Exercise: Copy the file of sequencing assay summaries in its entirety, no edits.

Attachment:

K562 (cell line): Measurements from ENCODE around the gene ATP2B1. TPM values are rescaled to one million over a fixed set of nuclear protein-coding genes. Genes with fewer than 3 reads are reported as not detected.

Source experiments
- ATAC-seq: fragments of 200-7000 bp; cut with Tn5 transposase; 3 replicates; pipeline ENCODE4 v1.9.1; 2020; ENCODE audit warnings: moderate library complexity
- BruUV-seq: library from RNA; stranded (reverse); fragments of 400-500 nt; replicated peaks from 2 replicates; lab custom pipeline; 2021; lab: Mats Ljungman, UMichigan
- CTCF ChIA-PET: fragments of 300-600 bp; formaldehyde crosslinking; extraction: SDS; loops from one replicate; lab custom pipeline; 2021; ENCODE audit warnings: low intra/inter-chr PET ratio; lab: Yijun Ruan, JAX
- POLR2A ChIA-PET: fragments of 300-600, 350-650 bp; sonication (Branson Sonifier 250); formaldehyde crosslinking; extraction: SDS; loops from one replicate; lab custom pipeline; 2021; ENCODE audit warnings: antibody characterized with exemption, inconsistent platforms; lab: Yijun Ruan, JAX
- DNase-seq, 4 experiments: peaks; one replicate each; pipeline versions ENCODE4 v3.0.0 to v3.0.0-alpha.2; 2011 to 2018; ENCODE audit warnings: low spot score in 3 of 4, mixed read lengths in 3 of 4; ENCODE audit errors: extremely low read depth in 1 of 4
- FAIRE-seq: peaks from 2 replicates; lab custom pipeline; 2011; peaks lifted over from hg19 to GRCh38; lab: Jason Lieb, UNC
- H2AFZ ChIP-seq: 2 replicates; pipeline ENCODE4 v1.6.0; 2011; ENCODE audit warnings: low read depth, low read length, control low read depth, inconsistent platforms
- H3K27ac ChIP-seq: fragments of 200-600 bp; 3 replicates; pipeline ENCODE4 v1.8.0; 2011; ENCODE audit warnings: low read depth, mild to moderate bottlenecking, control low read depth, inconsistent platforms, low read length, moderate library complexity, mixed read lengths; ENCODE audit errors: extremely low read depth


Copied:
K562 (cell line): Measurements from ENCODE around the gene ATP2B1. TPM values are rescaled to one million over a fixed set of nuclear protein-coding genes. Genes with fewer than 3 reads are reported as not detected.

Source experiments
- ATAC-seq: fragments of 200-7000 bp; cut with Tn5 transposase; 3 replicates; pipeline ENCODE4 v1.9.1; 2020; ENCODE audit warnings: moderate library complexity
- BruUV-seq: library from RNA; stranded (reverse); fragments of 400-500 nt; replicated peaks from 2 replicates; lab custom pipeline; 2021; lab: Mats Ljungman, UMichigan
- CTCF ChIA-PET: fragments of 300-600 bp; formaldehyde crosslinking; extraction: SDS; loops from one replicate; lab custom pipeline; 2021; ENCODE audit warnings: low intra/inter-chr PET ratio; lab: Yijun Ruan, JAX
- POLR2A ChIA-PET: fragments of 300-600, 350-650 bp; sonication (Branson Sonifier 250); formaldehyde crosslinking; extraction: SDS; loops from one replicate; lab custom pipeline; 2021; ENCODE audit warnings: antibody characterized with exemption, inconsistent platforms; lab: Yijun Ruan, JAX
- DNase-seq, 4 experiments: peaks; one replicate each; pipeline versions ENCODE4 v3.0.0 to v3.0.0-alpha.2; 2011 to 2018; ENCODE audit warnings: low spot score in 3 of 4, mixed read lengths in 3 of 4; ENCODE audit errors: extremely low read depth in 1 of 4
- FAIRE-seq: peaks from 2 replicates; lab custom pipeline; 2011; peaks lifted over from hg19 to GRCh38; lab: Jason Lieb, UNC
- H2AFZ ChIP-seq: 2 replicates; pipeline ENCODE4 v1.6.0; 2011; ENCODE audit warnings: low read depth, low read length, control low read depth, inconsistent platforms
- H3K27ac ChIP-seq: fragments of 200-600 bp; 3 replicates; pipeline ENCODE4 v1.8.0; 2011; ENCODE audit warnings: low read depth, mild to moderate bottlenecking, control low read depth, inconsistent platforms, low read length, moderate library complexity, mixed read lengths; ENCODE audit errors: extremely low read depth